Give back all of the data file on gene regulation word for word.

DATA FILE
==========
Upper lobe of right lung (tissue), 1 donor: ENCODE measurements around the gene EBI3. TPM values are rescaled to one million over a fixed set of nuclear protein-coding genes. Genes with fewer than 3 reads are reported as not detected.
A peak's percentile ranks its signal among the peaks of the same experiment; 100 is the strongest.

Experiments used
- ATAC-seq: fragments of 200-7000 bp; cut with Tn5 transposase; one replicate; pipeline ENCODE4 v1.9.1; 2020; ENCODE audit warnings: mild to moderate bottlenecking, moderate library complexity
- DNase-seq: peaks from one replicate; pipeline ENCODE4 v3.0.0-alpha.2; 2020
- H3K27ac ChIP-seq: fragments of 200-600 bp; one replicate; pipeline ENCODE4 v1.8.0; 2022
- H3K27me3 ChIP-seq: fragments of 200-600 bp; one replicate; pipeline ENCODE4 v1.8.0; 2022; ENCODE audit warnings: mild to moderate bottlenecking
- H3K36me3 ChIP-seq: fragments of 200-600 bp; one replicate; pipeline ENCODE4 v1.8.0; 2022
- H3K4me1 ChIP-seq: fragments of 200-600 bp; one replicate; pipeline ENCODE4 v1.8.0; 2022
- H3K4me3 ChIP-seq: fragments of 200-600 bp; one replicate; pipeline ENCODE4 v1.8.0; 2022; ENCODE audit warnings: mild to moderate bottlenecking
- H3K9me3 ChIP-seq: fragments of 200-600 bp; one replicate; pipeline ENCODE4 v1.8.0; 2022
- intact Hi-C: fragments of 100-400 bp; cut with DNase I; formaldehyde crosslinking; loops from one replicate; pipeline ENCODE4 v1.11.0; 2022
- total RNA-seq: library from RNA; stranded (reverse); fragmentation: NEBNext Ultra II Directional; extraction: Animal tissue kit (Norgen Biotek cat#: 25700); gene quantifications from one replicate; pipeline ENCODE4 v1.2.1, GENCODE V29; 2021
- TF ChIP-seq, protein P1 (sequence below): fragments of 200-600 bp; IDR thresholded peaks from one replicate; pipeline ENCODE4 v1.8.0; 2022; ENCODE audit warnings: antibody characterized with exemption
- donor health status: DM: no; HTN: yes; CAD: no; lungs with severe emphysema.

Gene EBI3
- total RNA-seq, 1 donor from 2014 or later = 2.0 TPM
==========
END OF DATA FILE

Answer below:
Upper lobe of right lung (tissue), 1 donor: ENCODE measurements around the gene EBI3. TPM values are rescaled to one million over a fixed set of nuclear protein-coding genes. Genes with fewer than 3 reads are reported as not detected.
A peak's percentile ranks its signal among the peaks of the same experiment; 100 is the strongest.

Experiments used
- ATAC-seq: fragments of 200-7000 bp; cut with Tn5 transposase; one replicate; pipeline ENCODE4 v1.9.1; 2020; ENCODE audit warnings: mild to moderate bottlenecking, moderate library complexity
- DNase-seq: peaks from one replicate; pipeline ENCODE4 v3.0.0-alpha.2; 2020
- H3K27ac ChIP-seq: fragments of 200-600 bp; one replicate; pipeline ENCODE4 v1.8.0; 2022
- H3K27me3 ChIP-seq: fragments of 200-600 bp; one replicate; pipeline ENCODE4 v1.8.0; 2022; ENCODE audit warnings: mild to moderate bottlenecking
- H3K36me3 ChIP-seq: fragments of 200-600 bp; one replicate; pipeline ENCODE4 v1.8.0; 2022
- H3K4me1 ChIP-seq: fragments of 200-600 bp; one replicate; pipeline ENCODE4 v1.8.0; 2022
- H3K4me3 ChIP-seq: fragments of 200-600 bp; one replicate; pipeline ENCODE4 v1.8.0; 2022; ENCODE audit warnings: mild to moderate bottlenecking
- H3K9me3 ChIP-seq: fragments of 200-600 bp; one replicate; pipeline ENCODE4 v1.8.0; 2022
- intact Hi-C: fragments of 100-400 bp; cut with DNase I; formaldehyde crosslinking; loops from one replicate; pipeline ENCODE4 v1.11.0; 2022
- total RNA-seq: library from RNA; stranded (reverse); fragmentation: NEBNext Ultra II Directional; extraction: Animal tissue kit (Norgen Biotek cat#: 25700); gene quantifications from one replicate; pipeline ENCODE4 v1.2.1, GENCODE V29; 2021
- TF ChIP-seq, protein P1 (sequence below): fragments of 200-600 bp; IDR thresholded peaks from one replicate; pipeline ENCODE4 v1.8.0; 2022; ENCODE audit warnings: antibody characterized with exemption
- donor health status: DM: no; HTN: yes; CAD: no; lungs with severe emphysema.

Gene EBI3
- total RNA-seq, 1 donor from 2014 or later = 2.0 TPM